Fellow Passengers: This week’s Promise Passage (Numbers 22:21-41) transports me to the Canaan Land Comedy Club circa 3,000 years ago, where a Seinfeld-like stand-up rolls out the first version of what will become a classic: Balaam’s ass walks into a bar and the bartender says, “Hey buddy, why the long face?” Cue the rim shot, and then realize you are in the pre-Nick at Nite world of animal speech. Before Mr. Ed or Pokey or Francis the Talking Mule or Shrek’s Donkey had ever opened their mouths, there was Balaam’s beast, doing the work of the Lord and getting his proverbial ass beat in the process. It does do this story wonders, though, to imagine Eddie Murphey’s voice coming out of Balaam’s donkey.
The backstory: Israel’s Moabite enemies wanted to co-opt some of the Hebrews’ holy help by hiring the prophet Balaam to curse God’s chosen. Balaam was half-hearted in his refusal, so they knew they had him, and sure enough, at first light he mounted the donkey and took off after the Moabites. God sent an angel to bar the way, and the donkey, upon seeing the swashbuckling angel, tried three times to stop his master’s journey. The foolish seer didn’t have eyes to see, though, and beat the poor pony like a piñata each time, but he couldn’t drag the sorry ass an inch farther, until finally the dumb brute gained speech and talked sense into the prophet, whose eyes finally were opened to the angelic presence. What a saga!
It reminds me of a story told by the prophetic figure of the Baptist Southland, W.W. Finlator, who had an early pastorate in a prominent first baptist church. He told of a time when the church sanctuary had been renovated, Episcopalian style. One of the church ladies, proudly showing off the new sacred space to a friend, pointed out the split chancel and two pulpits, saying “over there’s where one of the deacons reads the scripture, and Reverend Finlator preaches from the rectum up there.” The good reverend said that he found the comment to be fitting, because he did shoot from the hip quite a bit.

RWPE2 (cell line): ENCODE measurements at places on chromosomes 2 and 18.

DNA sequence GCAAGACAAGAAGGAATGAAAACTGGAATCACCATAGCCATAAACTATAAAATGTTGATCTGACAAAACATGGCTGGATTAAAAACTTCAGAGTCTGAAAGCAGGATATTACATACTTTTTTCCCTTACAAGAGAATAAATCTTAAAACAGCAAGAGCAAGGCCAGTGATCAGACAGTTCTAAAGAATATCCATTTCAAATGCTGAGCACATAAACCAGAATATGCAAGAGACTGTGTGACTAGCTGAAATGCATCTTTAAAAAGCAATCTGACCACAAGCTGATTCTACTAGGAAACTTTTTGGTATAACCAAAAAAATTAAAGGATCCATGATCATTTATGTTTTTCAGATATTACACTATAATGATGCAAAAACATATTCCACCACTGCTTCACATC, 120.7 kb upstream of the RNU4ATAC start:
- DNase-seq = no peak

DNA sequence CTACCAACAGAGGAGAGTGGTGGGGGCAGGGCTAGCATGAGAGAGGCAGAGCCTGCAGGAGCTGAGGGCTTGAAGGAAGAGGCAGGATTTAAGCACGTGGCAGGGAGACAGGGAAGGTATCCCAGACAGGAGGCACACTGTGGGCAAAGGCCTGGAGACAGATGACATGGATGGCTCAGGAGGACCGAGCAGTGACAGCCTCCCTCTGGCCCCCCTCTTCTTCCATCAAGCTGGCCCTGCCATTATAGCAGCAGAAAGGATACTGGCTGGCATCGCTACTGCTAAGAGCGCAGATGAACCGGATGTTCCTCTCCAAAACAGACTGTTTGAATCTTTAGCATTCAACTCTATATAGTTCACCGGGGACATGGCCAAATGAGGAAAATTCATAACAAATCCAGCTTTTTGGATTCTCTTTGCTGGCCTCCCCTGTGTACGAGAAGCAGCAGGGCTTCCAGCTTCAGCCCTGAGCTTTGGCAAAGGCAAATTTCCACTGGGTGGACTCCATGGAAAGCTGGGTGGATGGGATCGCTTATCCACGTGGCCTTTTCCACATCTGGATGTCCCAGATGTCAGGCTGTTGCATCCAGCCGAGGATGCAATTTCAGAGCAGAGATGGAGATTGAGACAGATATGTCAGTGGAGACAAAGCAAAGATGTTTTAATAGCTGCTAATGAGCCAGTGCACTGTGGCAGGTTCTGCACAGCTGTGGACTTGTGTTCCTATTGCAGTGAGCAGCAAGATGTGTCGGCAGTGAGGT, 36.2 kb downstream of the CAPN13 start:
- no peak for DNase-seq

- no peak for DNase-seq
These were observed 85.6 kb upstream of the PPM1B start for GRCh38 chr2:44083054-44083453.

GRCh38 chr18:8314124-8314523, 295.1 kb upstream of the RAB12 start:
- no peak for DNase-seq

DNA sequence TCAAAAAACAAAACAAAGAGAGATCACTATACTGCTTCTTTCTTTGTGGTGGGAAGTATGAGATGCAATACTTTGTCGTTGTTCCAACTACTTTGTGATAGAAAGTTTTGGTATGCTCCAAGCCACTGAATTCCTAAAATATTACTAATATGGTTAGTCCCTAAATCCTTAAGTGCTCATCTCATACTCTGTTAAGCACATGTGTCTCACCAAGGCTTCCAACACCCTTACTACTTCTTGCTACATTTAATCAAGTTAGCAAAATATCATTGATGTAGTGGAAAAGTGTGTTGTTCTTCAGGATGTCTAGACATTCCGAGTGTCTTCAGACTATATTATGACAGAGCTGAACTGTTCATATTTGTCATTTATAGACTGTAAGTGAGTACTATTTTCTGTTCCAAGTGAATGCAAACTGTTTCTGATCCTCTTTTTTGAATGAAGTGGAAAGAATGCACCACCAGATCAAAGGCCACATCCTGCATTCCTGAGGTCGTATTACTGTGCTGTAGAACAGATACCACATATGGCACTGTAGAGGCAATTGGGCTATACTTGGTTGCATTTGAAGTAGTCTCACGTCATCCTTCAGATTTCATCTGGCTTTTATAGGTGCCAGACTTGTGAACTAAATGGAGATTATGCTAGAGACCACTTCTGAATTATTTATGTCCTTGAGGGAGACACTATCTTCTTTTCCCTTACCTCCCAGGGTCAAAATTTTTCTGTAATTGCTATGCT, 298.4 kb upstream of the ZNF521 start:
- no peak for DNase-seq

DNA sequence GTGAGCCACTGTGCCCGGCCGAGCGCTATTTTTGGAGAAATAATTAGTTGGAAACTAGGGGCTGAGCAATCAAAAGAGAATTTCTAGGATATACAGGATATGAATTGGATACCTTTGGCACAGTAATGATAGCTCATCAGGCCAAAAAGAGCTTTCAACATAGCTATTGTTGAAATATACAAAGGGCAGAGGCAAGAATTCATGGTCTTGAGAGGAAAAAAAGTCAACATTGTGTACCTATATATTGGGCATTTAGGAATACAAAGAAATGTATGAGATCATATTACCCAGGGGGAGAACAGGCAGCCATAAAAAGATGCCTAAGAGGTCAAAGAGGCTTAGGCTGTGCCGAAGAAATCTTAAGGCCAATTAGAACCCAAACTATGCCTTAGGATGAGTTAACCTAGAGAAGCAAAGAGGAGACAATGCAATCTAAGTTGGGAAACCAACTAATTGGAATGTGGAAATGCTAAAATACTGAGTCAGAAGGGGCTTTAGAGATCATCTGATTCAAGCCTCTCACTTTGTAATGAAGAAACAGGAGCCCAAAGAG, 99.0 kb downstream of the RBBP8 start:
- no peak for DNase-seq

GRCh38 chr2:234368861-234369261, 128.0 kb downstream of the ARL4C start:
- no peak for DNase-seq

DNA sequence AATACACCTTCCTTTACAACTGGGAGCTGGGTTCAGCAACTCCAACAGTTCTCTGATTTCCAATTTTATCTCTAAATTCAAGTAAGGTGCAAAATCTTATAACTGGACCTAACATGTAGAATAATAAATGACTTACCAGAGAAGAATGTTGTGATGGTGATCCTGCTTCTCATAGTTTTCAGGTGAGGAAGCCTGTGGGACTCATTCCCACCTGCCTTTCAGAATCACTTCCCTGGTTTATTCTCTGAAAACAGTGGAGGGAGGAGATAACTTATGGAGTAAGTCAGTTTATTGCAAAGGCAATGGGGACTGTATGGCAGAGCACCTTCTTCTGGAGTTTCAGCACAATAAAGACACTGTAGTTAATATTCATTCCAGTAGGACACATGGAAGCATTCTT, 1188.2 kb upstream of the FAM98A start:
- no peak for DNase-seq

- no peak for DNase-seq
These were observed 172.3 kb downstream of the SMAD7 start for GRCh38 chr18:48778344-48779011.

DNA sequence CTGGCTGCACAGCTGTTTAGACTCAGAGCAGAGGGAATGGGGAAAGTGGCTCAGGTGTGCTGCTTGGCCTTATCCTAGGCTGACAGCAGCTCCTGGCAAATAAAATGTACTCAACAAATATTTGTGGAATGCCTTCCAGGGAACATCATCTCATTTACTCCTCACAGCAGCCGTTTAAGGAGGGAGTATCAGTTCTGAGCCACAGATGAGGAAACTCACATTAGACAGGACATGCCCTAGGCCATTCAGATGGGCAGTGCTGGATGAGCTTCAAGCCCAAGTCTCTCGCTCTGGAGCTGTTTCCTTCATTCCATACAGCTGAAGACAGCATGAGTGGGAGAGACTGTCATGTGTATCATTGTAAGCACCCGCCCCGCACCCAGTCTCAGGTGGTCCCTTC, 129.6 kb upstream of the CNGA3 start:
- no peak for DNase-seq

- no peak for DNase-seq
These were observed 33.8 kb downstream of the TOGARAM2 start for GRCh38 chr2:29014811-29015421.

Finlator, whether preaching from a rostrum or shooting from the hip, was, like most prophetic voices, considered an ass by many in the culturally captive church of the south in the mid 20th century. He took his fair share of verbal beatings by his critics, as he had eyes to see what most couldn’t see – that the Lord wasn’t going to stand by while the church went off to curse integration, or labor organizing, or the peace movement. Finlator saw the saber-rattling angel barring the way, and the preacher was stubborn in his refusal to carry the church one inch farther along that road. In the face of these injustices, you could say of him what Shrek said to his tag-along friend: Donkey, you have the right to remain silent. What you lack is the capacity.
That we have a 3,000 year old story of God removing the capacity of a dumb beast of burden to remain silent in the face of abuse should not surprise us. This is, after all, the same God who uses the foolish of the world to shame the wise. And it also shouldn’t surprise us “wise folk” to realize that we have built our world on the backs of the world’s beasts of burden, and we live a lifestyle that necessitates their taking a regular beating whenever they try to slow down or halt our “progress.” The question this story raises for me is this: What would happen if we ever stopped to listen to the beasts of burden who carry whatever heaviness we pile on them? What if we suddenly gained ears to hear the voices of the undocumented folks who work our fields, who empty our bed pans, who stitch our clothes together? What if this story is telling those of us in the world of privilege that unless we start listening to these voices, we’re likely to be going bass ackwards in our attempts to follow Jesus?
Enough time at the computer. My back is broad, but it’s a hurtin.’ (And for those of you who thought the title was referring to one of my DA moments, maybe that will come later in the week.)